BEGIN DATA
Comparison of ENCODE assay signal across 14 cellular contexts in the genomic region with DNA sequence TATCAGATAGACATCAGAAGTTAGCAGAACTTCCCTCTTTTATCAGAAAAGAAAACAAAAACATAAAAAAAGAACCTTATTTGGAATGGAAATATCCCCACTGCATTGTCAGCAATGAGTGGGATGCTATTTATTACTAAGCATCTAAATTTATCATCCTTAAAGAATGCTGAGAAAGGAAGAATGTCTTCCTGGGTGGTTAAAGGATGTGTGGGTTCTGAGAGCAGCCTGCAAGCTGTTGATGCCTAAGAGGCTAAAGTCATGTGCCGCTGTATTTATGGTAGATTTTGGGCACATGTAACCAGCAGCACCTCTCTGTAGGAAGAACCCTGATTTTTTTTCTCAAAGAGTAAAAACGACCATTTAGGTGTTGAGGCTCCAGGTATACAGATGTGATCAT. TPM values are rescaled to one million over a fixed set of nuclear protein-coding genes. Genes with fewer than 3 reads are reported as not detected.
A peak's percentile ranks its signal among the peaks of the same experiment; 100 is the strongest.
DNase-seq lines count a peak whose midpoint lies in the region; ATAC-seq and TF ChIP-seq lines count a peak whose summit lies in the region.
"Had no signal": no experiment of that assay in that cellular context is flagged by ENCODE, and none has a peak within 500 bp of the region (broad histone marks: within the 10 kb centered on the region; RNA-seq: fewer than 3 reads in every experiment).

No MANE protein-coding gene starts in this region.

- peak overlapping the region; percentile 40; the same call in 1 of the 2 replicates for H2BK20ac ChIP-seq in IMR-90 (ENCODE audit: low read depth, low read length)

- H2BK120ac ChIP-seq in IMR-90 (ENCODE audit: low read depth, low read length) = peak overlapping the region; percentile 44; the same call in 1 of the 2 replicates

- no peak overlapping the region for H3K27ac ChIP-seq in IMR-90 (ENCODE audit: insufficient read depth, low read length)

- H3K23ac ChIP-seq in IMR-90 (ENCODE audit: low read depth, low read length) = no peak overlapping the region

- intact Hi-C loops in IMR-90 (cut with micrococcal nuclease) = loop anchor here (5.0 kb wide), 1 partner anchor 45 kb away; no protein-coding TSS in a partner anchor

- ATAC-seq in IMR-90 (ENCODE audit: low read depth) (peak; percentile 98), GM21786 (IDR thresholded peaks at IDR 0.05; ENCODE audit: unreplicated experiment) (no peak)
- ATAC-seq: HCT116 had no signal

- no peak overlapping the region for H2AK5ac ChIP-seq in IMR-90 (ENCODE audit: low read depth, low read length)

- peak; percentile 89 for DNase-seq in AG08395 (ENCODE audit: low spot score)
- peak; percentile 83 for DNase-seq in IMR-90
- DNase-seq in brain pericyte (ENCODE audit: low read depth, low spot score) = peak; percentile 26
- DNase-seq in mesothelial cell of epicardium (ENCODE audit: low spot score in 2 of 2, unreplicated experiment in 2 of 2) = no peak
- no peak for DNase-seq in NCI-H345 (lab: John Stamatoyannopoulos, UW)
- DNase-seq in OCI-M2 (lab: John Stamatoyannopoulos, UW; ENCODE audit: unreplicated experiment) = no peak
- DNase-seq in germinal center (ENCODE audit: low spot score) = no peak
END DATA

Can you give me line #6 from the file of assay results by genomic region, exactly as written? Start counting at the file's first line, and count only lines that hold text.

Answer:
- peak overlapping the region; percentile 40; the same call in 1 of the 2 replicates for H2BK20ac ChIP-seq in IMR-90 (ENCODE audit: low read depth, low read length)